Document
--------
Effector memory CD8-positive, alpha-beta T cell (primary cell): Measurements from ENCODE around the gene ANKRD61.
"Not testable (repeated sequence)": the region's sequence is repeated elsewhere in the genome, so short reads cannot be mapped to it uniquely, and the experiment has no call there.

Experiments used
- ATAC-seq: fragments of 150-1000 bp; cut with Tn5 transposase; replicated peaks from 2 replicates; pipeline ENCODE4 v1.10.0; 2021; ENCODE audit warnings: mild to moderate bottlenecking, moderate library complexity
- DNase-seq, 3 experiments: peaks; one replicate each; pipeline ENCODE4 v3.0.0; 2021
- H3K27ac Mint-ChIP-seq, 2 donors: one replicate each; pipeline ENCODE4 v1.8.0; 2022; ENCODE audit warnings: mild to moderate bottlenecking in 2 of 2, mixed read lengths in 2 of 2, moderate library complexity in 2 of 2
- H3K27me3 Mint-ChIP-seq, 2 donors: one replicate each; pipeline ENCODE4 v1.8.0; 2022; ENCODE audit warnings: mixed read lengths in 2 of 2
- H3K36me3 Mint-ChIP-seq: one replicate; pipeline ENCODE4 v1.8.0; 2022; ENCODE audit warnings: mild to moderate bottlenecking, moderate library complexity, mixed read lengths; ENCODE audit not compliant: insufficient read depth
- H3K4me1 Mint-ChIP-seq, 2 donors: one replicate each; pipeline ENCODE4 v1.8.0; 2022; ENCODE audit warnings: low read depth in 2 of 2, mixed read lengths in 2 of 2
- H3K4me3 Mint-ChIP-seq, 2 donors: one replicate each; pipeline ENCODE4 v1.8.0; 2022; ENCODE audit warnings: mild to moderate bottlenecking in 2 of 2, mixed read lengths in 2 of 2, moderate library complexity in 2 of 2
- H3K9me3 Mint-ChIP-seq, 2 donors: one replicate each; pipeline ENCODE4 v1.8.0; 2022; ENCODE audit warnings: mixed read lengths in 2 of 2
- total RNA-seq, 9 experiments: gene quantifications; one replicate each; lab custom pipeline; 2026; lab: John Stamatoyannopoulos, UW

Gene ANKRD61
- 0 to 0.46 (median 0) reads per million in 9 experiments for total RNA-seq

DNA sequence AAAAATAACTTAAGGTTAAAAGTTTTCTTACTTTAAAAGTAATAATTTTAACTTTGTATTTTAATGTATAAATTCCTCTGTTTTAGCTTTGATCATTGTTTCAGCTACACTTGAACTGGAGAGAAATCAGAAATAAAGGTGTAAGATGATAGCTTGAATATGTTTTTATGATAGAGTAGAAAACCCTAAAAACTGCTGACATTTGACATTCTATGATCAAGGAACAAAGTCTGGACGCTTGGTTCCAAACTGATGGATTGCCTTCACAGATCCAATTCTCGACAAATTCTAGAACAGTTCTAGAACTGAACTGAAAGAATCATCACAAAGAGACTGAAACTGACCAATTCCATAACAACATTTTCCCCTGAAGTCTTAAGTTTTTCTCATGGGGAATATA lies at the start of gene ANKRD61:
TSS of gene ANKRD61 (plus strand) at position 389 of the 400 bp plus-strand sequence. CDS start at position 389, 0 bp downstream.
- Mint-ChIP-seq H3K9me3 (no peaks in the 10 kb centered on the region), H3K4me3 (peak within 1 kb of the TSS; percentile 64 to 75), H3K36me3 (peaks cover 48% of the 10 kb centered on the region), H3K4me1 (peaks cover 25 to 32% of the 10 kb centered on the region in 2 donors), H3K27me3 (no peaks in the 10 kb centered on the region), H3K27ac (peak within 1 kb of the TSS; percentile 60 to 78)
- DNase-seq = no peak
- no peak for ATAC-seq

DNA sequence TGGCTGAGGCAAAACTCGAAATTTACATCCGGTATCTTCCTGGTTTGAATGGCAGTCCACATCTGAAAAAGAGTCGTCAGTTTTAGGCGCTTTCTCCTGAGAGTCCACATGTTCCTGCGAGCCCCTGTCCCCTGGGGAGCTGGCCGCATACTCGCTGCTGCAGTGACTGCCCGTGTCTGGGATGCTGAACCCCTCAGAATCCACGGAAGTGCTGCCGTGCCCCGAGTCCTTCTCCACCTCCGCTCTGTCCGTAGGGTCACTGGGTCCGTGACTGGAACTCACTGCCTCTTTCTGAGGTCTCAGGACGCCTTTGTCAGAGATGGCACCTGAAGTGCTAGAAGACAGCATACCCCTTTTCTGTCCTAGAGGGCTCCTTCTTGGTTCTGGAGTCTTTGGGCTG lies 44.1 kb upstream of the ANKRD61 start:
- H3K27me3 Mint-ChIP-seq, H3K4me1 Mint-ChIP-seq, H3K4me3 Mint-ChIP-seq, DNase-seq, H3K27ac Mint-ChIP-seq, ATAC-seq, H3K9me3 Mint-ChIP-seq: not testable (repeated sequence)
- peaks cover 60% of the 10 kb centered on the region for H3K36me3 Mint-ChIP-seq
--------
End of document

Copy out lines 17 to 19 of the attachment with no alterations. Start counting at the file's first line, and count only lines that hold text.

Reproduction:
- Mint-ChIP-seq H3K9me3 (no peaks in the 10 kb centered on the region), H3K4me3 (peak within 1 kb of the TSS; percentile 64 to 75), H3K36me3 (peaks cover 48% of the 10 kb centered on the region), H3K4me1 (peaks cover 25 to 32% of the 10 kb centered on the region in 2 donors), H3K27me3 (no peaks in the 10 kb centered on the region), H3K27ac (peak within 1 kb of the TSS; percentile 60 to 78)
- DNase-seq = no peak
- no peak for ATAC-seq